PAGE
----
Friluftsskolen Open-Air School
Friluftsskolen Open-Air School in Copenhagen, built in 1938, was designed with a focus on light, health, fresh air and proximity to nature. The design by the Danish architect Kaj Gottlob aimed to prevent the development of tuberculosis in children, reflecting health concerns of the period. The school was listed as a first-grade building in 1990 by the Danish Agency for Culture and Palaces due to its architectural and pedagogical significance. The restoration project for the building aimed to balance conservation values with the contemporary functional needs of a school for children with motor disabilities. The project was financed by various administrations at the Municipality of Copenhagen.
Friluftsskolen was designed as a day school where sick or disabled children received auxiliary education, meals, rest, as well as medical care. The building is characterised by its ceramic tiles, linoleum and asphalt floors, veneered doors, plastered walls painted in colours inspired by Le Corbusier’s colour palette, glass facades and window systems that could be ingeniously opened and provide ventilation. Functions were clearly separated and grouped around a large inner courtyard: a south wing with six pavilion-like classrooms, – with the dormitory on the first floor; a north wing with rooms for health and hygiene; and, finally, to the east, a building for treatment and gymnastics. It is a masterpiece of functionalist school architecture.
Though the school remained in use, the building needed renovation. Many of its historical details had been lost due to insufficient maintenance as well as some adaptations to meet new functions.
The goal of the restoration team was to preserve the purpose and function of the school while once again making the buildings appear full of light, colours and air. Extensive research was carried out to restore Gottlob’s original colour scheme. One of the most remarkable features of the restoration process is that it involved a thorough process of user collaboration across all professional groups to balance conservation priorities with the needs of the teachers and children. Efforts were made to create and restore pedagogical and architectural features, for example, by moving the new modern functions to suitable rooms rather than rebuilding rooms so that they conflict with the original design.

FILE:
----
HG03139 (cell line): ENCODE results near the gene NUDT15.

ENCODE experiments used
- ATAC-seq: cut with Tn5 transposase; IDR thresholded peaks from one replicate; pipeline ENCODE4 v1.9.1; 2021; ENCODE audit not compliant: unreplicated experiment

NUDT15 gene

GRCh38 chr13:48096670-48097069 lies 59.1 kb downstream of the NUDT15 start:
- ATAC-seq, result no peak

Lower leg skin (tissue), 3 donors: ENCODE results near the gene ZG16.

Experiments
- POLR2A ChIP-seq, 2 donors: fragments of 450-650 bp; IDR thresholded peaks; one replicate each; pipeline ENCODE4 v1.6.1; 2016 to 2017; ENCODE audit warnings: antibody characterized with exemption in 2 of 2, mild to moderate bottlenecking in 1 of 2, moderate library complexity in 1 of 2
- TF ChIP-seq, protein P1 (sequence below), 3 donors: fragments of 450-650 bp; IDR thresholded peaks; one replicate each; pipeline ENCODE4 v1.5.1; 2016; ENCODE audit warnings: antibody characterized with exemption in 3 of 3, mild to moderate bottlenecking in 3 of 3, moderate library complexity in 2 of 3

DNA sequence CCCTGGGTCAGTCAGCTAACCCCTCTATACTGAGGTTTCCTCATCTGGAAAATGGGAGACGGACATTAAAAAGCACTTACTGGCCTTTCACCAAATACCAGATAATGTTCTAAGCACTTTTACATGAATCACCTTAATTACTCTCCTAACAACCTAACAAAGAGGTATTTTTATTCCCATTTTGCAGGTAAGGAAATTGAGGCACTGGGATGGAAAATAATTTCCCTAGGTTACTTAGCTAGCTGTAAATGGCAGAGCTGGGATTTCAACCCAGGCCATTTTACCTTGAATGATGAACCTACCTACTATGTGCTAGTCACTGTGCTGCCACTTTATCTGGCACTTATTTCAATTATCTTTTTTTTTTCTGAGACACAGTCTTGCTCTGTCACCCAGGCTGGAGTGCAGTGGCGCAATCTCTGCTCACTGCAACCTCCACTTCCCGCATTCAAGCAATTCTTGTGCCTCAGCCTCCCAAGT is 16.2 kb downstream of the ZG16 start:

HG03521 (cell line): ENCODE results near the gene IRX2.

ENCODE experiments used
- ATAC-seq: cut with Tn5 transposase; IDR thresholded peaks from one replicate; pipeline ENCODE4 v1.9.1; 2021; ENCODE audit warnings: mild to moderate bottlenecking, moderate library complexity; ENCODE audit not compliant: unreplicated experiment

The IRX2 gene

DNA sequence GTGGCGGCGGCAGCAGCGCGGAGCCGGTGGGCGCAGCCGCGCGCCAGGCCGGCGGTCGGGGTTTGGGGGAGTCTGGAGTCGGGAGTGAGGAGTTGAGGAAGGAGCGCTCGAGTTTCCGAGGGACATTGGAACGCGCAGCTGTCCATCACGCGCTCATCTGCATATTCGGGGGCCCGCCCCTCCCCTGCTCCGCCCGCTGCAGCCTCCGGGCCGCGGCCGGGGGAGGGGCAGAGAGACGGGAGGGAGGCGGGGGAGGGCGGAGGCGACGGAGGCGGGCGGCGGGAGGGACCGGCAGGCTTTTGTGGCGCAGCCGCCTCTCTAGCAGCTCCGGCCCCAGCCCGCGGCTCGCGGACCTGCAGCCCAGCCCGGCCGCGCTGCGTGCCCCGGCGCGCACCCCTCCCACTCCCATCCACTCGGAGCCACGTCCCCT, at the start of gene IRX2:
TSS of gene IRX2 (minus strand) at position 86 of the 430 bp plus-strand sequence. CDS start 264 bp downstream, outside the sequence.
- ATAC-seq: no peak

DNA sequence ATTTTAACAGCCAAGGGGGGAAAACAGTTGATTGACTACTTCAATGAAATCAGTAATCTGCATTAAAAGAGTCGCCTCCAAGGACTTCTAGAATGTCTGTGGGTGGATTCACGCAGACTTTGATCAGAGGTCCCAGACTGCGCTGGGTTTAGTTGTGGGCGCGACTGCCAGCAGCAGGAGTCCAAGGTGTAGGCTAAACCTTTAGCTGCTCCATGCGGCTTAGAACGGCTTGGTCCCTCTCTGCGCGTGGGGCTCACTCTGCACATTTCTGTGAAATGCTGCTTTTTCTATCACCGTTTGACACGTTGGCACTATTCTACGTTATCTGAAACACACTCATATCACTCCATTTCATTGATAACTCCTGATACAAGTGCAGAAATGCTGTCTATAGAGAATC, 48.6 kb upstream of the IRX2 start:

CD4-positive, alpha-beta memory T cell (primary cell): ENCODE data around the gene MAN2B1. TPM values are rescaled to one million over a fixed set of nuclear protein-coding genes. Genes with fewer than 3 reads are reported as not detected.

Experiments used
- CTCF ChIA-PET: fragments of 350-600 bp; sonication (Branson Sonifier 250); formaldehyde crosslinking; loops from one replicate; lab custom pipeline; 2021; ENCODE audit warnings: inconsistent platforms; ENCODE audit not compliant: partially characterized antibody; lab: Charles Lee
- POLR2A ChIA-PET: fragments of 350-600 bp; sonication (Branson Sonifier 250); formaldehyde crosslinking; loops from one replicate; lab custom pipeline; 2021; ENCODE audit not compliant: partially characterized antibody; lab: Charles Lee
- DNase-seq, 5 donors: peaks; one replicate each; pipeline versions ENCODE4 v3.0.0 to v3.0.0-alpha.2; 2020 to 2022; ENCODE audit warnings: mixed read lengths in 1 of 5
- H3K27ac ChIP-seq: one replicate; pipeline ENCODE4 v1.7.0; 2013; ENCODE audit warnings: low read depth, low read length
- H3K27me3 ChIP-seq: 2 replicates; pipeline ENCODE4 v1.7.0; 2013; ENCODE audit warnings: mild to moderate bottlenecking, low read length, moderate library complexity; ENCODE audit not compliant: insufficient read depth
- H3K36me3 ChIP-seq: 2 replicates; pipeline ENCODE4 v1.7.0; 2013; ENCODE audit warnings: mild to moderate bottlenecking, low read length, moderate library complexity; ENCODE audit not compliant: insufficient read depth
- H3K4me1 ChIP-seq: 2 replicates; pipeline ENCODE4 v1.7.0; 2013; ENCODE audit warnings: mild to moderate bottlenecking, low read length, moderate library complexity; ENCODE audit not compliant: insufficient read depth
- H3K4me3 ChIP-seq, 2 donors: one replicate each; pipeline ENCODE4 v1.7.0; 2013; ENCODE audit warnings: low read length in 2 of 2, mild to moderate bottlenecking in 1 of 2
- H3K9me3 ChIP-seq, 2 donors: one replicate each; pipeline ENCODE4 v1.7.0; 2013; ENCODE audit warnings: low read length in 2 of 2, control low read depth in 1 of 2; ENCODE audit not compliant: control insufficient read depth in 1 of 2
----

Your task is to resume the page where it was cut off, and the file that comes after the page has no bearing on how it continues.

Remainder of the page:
The restoration project has preserved and strengthened the original ideas about outdoor and indoor spaces, light and fresh air, and can serve as inspiration for other European open-air schools.
“This beautiful project demonstrates the significance of architecture for health and well-being. It has helped revitalise and reinstate the original concept of the building, showing that health is a holistic matter and that architecture has a part to play in this”, the Awards’ Jury said.
“The restoration process of the Open-Air School (“Friluftsskolen”) in Copenhagen was inclusive and can serve as a model for other schools in Europe, especially in the post-COVID era. It can also serve as a strong example for the contemporary design of schools. The restoration is based on good research with a very well-documented process”, the Jury added.
Contact: Jacob Ingvartsen | email@example.com | www.nsark.dk/projekt/friluftsskolen